Our Yamato battleship model is 100% handcrafted by artisans from scratch by “plank on frame” construction method, using high-grade woods such as rosewood, mahogany, teak, and other exotic woods. The model need hundreds of hour to complete by skillful and creative master craftsmen. We use all finest material and metal fittings to build the model, no plastic. Our model was built according to scale through original plans, pictures and drawings. This Yamato model comes ready to be display on a wood-base.
Yamato (大和), named after the ancient Japanese Yamato Province, was a battleship of the Imperial Japanese Navy. She was lead ship of her class. She and her sister Musashi were the largest, heaviest, and most powerful battleships ever constructed, displacing 72,800 tonnes at full load. The class carried the largest naval artillery ever fitted to any warship – 460 mm (18.1 in) guns which fired 1.36 tonne shells.
The ship held special significance for the Empire of Japan as a symbol of the nation’s naval power (‘Yamato’ was sometimes used to refer to Japan itself), and its sinking by US aircraft in the final days of the war during the suicide Operation Ten-Go is sometimes considered symbolic of Japan’s defeat itself.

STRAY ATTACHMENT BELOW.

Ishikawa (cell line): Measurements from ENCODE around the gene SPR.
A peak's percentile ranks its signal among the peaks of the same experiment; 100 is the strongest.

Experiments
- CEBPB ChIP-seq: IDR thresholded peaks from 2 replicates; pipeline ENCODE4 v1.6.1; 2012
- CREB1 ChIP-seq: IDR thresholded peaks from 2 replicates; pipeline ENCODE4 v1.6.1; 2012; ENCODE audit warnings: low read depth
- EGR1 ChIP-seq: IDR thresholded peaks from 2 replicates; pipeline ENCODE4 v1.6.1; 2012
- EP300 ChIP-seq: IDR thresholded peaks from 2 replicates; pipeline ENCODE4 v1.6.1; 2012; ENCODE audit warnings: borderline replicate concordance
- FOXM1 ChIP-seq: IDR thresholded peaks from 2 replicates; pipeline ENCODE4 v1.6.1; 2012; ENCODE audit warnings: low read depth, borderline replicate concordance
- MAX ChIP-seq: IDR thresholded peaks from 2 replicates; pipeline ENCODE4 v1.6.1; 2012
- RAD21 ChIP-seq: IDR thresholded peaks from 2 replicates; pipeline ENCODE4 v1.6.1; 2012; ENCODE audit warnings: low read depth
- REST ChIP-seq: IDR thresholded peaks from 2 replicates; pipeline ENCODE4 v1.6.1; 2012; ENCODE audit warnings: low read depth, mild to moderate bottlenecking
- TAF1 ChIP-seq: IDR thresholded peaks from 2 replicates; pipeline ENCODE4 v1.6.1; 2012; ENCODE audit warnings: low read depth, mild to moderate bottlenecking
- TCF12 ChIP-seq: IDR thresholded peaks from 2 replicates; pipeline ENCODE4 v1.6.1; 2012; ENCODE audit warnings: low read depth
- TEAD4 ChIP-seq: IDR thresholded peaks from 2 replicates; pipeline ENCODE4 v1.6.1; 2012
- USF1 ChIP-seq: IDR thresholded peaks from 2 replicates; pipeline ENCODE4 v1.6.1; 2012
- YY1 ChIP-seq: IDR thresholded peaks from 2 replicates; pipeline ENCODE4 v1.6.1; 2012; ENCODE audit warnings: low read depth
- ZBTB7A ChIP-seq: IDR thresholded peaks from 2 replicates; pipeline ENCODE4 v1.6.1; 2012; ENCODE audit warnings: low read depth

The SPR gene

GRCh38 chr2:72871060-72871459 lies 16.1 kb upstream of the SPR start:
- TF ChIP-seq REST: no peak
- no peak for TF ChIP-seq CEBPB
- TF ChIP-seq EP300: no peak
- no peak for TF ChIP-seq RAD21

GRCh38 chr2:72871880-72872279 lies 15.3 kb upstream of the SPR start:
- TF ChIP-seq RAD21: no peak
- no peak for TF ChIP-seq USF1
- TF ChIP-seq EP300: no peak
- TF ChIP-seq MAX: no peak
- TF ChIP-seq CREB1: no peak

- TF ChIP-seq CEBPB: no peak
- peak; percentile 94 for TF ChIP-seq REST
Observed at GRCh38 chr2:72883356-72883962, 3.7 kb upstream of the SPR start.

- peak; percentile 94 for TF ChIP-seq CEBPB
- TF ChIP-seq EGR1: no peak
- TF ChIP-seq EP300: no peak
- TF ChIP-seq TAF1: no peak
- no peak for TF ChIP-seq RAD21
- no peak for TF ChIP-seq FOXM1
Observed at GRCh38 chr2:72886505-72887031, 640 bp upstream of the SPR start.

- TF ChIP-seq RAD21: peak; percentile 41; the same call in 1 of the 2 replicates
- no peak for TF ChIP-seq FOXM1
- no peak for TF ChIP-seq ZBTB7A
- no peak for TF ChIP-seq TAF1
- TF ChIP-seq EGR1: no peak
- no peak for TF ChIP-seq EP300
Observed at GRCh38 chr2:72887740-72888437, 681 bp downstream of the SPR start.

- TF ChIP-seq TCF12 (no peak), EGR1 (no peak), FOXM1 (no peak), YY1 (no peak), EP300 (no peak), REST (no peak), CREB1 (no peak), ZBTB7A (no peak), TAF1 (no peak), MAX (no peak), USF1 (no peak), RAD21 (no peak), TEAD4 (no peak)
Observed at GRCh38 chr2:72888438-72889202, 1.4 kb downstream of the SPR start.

The Yamato class was built after the Japanese withdrew from the Washington Naval Treaty at the Second London Conference of 1936. The treaty, as extended by the London Naval Treaty of 1930, forbade signatories to build battleships before 1937.
Design work on the class began in 1934 and after modifications the design for a 68,000 ton vessel was accepted in March 1937. Yamato was built in intense secrecy at a specially prepared dock to hide her construction at Kure Naval Dockyards beginning on 4 November 1937. She was launched on 8 August 1940 and commissioned on 16 December 1941.
Originally, five ships of this class were planned. The third, Shinano, was converted to an aircraft carrier during construction after the defeat at the Battle of Midway. The un-named “Hull Number 111” was scrapped in 1943 when roughly 30% complete, and “Hull Number 797”, proposed in the 1942 5th Supplementary Program, was never ordered.
Plans for a “Super Yamato” class, with 20 inch (508 mm) guns, provisionally designated as “Hull Number 798” and “Hull Number 799”, were abandoned in 1942.